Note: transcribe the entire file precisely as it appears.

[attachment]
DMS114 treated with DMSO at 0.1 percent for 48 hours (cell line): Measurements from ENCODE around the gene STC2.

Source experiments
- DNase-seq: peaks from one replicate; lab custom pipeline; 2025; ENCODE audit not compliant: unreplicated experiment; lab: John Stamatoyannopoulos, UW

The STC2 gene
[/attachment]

DMS114 treated with DMSO at 0.1 percent for 48 hours (cell line): Measurements from ENCODE around the gene STC2.

Source experiments
- DNase-seq: peaks from one replicate; lab custom pipeline; 2025; ENCODE audit not compliant: unreplicated experiment; lab: John Stamatoyannopoulos, UW

The STC2 gene